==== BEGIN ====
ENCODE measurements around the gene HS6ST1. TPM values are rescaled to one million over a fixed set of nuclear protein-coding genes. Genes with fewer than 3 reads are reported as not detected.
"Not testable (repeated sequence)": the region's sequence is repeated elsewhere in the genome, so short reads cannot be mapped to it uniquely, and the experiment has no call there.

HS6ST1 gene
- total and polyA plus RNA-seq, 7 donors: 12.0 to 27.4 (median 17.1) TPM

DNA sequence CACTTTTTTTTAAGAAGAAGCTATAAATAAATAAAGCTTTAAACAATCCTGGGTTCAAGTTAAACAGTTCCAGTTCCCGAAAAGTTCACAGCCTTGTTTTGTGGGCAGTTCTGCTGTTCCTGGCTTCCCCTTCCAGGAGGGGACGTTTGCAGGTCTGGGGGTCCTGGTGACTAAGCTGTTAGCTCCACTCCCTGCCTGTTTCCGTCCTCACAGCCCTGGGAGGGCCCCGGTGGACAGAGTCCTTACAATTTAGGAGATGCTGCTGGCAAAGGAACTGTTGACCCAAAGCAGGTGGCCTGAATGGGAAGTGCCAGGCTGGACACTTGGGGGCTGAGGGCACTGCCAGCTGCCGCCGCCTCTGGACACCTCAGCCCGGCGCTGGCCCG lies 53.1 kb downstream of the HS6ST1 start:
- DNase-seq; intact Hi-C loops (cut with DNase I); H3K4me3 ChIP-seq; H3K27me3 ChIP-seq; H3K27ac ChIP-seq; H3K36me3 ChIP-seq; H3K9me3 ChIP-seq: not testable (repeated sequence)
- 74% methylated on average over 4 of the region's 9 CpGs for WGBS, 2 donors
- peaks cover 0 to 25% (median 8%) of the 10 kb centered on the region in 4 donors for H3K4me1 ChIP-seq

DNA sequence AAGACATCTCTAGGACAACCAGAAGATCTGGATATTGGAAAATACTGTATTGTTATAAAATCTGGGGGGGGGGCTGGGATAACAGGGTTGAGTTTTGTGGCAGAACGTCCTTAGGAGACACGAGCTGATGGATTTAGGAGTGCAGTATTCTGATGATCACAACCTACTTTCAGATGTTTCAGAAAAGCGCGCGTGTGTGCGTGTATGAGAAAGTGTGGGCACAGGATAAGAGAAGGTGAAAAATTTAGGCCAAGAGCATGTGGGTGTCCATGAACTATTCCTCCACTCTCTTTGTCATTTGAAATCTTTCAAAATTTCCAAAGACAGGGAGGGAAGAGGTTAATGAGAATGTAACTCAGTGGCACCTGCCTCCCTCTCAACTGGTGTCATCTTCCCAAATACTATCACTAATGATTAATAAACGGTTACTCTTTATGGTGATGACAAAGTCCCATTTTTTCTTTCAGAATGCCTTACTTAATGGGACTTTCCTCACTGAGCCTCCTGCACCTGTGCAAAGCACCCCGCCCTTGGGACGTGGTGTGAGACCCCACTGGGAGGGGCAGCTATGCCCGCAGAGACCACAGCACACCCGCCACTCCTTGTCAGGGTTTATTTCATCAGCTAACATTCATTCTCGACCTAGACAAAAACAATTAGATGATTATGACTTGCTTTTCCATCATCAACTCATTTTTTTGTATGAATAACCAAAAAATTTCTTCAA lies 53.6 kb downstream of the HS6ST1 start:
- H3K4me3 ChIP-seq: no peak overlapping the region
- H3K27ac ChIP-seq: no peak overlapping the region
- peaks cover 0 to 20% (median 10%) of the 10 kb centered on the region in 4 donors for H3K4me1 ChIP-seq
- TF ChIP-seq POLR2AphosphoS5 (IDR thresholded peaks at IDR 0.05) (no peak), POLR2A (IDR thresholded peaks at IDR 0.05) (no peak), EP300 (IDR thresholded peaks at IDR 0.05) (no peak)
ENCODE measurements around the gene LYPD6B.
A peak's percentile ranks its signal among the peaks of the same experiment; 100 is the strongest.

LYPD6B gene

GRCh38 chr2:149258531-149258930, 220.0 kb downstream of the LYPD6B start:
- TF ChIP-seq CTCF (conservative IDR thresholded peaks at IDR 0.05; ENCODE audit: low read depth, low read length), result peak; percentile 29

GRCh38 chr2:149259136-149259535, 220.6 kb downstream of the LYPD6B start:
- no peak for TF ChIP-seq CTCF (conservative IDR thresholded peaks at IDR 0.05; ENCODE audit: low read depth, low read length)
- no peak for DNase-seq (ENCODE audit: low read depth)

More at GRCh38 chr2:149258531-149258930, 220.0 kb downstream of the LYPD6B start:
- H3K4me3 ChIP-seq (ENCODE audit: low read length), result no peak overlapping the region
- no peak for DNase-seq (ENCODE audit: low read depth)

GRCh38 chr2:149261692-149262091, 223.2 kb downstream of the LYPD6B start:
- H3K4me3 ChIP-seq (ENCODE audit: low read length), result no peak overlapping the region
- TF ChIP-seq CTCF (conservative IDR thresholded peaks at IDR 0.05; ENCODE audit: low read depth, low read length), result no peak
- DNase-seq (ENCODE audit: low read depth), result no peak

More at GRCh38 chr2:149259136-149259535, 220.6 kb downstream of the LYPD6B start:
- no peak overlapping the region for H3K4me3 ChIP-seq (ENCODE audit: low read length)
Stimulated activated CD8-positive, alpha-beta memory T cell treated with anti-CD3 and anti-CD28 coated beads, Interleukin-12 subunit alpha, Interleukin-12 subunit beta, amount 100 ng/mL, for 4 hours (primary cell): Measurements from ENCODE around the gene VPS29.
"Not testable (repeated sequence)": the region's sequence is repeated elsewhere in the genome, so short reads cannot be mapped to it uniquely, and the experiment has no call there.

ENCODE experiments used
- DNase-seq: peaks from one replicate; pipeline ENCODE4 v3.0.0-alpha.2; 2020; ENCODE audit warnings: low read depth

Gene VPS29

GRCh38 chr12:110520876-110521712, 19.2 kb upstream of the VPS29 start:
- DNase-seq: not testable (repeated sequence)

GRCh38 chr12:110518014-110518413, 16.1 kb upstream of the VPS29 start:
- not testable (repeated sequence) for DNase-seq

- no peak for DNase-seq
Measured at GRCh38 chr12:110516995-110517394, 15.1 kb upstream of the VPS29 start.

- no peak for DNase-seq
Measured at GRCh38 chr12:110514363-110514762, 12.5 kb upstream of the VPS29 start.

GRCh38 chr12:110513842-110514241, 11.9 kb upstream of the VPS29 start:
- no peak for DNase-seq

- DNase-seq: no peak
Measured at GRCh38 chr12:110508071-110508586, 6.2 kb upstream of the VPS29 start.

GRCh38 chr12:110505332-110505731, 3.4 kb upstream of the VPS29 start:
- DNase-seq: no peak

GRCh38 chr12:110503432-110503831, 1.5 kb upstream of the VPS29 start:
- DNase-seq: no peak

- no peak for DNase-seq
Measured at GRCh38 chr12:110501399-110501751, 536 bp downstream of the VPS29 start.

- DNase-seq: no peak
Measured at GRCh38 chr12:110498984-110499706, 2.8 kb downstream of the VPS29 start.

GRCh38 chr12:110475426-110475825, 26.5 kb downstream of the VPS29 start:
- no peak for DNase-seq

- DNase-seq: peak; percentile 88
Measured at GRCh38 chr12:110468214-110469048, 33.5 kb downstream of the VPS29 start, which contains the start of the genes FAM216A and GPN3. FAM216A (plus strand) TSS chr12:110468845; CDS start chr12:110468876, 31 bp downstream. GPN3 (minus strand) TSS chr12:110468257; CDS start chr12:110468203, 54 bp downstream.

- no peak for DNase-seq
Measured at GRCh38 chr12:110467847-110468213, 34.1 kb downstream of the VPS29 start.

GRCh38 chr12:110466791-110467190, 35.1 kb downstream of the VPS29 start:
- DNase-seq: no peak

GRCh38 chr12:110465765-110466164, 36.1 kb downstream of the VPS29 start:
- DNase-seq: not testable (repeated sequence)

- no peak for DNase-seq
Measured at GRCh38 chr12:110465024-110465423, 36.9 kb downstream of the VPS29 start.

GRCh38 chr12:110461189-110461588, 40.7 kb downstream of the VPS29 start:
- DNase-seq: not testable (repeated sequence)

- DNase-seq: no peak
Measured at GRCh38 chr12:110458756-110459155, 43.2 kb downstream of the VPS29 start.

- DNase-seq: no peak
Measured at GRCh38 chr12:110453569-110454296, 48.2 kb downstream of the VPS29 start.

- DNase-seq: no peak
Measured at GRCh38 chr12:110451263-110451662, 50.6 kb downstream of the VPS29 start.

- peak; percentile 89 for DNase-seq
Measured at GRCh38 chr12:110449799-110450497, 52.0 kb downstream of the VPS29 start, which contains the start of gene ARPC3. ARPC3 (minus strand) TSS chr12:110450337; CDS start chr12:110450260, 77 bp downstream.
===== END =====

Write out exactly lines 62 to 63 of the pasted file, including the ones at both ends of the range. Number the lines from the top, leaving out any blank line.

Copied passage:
GRCh38 chr12:110466791-110467190, 35.1 kb downstream of the VPS29 start:
- DNase-seq: no peak